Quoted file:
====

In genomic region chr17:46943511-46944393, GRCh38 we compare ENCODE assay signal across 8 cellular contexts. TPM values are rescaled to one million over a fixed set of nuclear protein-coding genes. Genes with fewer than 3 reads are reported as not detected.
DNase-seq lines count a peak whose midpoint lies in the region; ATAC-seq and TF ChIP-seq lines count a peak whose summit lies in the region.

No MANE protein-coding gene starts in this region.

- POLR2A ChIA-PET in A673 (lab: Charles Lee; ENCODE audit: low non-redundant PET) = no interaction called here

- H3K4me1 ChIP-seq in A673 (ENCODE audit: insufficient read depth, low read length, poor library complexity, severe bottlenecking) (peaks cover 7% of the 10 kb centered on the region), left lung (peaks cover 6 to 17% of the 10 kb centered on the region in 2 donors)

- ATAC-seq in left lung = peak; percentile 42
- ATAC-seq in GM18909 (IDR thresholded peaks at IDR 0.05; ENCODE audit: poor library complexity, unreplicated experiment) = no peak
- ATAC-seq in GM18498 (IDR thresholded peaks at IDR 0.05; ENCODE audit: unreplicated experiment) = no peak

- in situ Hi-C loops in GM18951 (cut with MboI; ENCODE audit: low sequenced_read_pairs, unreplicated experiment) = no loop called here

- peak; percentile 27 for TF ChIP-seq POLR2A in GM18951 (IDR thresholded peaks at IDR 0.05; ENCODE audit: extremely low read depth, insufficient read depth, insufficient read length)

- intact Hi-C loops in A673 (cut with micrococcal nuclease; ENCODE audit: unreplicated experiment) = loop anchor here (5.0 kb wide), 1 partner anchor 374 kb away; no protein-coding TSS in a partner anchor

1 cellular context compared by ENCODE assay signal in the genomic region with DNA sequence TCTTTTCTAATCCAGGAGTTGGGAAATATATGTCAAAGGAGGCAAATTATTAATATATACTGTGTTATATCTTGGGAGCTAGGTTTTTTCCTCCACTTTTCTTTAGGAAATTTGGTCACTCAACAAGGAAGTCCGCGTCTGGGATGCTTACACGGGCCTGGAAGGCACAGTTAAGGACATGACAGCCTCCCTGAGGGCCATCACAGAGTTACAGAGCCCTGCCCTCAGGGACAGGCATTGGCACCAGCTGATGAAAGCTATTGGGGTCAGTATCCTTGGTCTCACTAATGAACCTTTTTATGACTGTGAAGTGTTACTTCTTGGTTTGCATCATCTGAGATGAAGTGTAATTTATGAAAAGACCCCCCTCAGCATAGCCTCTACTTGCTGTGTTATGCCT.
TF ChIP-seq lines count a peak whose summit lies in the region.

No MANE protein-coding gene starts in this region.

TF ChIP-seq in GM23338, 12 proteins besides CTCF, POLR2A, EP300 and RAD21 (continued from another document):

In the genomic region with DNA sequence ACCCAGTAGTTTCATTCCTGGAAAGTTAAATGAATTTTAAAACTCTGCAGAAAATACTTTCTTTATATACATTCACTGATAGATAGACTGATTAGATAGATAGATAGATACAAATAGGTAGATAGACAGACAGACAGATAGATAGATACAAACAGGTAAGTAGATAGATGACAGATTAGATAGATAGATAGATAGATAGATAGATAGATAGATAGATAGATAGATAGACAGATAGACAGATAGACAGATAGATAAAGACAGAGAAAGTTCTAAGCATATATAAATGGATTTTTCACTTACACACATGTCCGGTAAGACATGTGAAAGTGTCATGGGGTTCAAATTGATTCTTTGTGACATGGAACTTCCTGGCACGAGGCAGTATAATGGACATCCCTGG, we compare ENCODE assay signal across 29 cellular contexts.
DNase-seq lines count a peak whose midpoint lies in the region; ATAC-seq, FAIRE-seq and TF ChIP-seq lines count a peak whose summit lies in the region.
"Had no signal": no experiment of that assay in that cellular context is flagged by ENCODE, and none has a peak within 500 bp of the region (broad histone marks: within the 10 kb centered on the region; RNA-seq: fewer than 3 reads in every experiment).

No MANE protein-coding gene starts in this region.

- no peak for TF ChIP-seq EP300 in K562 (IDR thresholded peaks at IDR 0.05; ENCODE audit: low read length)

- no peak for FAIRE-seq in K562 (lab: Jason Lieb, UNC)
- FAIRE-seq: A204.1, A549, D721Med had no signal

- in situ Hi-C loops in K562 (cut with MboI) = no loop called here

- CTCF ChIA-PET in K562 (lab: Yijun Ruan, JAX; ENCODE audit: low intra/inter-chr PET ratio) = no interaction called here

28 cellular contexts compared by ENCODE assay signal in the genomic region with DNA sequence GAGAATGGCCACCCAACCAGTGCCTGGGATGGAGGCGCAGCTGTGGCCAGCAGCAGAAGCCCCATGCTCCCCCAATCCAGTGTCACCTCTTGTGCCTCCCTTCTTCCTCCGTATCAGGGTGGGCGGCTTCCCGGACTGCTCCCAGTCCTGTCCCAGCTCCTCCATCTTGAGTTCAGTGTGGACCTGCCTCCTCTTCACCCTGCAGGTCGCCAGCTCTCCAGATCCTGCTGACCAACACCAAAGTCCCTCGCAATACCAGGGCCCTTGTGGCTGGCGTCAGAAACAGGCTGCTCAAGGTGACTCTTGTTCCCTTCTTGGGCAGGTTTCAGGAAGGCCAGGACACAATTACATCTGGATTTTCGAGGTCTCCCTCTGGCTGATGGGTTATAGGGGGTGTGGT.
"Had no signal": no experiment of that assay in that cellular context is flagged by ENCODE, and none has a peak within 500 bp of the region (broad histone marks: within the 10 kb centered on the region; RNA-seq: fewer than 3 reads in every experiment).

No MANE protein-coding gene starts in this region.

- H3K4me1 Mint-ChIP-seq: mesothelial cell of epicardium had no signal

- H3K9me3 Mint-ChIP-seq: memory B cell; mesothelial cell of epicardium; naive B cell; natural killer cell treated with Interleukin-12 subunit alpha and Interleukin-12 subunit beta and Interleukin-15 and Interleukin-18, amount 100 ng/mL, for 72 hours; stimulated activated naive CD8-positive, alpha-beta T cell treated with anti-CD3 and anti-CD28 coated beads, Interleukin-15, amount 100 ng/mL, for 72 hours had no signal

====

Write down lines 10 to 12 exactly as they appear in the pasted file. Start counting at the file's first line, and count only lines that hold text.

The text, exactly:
- peak; percentile 27 for TF ChIP-seq POLR2A in GM18951 (IDR thresholded peaks at IDR 0.05; ENCODE audit: extremely low read depth, insufficient read depth, insufficient read length)

- intact Hi-C loops in A673 (cut with micrococcal nuclease; ENCODE audit: unreplicated experiment) = loop anchor here (5.0 kb wide), 1 partner anchor 374 kb away; no protein-coding TSS in a partner anchor

1 cellular context compared by ENCODE assay signal in the genomic region with DNA sequence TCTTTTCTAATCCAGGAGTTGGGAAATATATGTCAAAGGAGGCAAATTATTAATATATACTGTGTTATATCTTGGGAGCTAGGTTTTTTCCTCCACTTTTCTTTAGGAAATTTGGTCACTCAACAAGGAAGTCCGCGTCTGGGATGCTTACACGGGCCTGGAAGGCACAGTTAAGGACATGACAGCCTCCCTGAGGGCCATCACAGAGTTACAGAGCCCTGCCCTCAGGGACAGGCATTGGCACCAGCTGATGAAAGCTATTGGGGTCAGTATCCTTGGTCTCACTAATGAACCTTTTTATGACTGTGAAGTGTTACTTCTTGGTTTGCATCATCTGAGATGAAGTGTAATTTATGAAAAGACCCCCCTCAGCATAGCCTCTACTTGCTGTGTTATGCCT.